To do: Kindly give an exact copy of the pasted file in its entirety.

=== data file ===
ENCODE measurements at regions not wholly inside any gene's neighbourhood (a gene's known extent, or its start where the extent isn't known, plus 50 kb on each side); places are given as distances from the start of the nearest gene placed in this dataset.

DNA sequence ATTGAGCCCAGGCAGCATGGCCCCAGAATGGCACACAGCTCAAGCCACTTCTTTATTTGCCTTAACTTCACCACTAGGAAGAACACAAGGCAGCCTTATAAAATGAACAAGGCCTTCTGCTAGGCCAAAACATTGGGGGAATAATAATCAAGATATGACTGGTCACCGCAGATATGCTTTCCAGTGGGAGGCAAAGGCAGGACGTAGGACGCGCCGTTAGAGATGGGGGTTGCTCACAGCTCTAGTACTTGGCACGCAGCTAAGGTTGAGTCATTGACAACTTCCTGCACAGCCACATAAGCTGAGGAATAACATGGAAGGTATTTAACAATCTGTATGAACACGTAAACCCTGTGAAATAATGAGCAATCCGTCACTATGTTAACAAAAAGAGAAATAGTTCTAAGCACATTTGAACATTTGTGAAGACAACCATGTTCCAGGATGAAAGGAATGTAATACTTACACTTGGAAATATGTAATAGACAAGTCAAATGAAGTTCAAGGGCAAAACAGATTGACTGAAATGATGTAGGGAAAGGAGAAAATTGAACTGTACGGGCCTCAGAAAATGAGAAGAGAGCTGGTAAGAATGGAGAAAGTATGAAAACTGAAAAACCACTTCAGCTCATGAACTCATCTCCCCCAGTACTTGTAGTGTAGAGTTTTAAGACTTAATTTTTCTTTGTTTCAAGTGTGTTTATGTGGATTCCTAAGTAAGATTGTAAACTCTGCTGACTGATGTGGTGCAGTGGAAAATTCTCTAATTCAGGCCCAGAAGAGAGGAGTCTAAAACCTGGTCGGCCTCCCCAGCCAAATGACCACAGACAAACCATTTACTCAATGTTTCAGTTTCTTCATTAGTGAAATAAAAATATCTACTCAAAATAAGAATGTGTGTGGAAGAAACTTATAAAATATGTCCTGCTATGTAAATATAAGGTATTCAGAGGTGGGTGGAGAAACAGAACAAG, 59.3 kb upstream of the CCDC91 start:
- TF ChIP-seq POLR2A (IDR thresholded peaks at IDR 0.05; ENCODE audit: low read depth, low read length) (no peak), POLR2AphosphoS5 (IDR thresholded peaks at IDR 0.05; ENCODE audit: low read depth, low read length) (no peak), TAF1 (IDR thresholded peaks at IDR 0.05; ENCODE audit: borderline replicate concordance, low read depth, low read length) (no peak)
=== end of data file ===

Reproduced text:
ENCODE measurements at regions not wholly inside any gene's neighbourhood (a gene's known extent, or its start where the extent isn't known, plus 50 kb on each side); places are given as distances from the start of the nearest gene placed in this dataset.

DNA sequence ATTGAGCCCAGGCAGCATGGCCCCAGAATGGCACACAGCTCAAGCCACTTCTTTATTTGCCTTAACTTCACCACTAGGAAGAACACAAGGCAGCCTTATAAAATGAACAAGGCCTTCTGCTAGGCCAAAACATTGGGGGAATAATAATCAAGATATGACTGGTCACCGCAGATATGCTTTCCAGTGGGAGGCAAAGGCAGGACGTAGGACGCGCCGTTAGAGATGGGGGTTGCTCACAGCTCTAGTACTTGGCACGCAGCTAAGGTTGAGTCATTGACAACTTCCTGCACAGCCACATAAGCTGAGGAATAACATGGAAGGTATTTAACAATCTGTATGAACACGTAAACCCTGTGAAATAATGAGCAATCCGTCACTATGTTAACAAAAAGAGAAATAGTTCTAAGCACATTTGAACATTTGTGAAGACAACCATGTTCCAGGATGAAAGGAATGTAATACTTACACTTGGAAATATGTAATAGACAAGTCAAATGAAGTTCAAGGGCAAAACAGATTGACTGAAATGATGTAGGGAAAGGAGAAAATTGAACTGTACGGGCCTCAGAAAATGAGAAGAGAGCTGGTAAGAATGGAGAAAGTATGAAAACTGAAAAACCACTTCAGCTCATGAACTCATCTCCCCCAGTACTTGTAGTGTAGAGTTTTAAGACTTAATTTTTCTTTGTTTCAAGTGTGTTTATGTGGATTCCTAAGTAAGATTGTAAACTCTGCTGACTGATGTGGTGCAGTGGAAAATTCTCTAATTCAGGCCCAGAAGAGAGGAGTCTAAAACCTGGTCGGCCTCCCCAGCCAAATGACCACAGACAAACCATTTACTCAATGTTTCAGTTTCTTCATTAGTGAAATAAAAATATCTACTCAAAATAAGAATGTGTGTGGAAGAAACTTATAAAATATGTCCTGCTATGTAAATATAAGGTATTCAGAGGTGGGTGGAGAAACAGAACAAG, 59.3 kb upstream of the CCDC91 start:
- TF ChIP-seq POLR2A (IDR thresholded peaks at IDR 0.05; ENCODE audit: low read depth, low read length) (no peak), POLR2AphosphoS5 (IDR thresholded peaks at IDR 0.05; ENCODE audit: low read depth, low read length) (no peak), TAF1 (IDR thresholded peaks at IDR 0.05; ENCODE audit: borderline replicate concordance, low read depth, low read length) (no peak)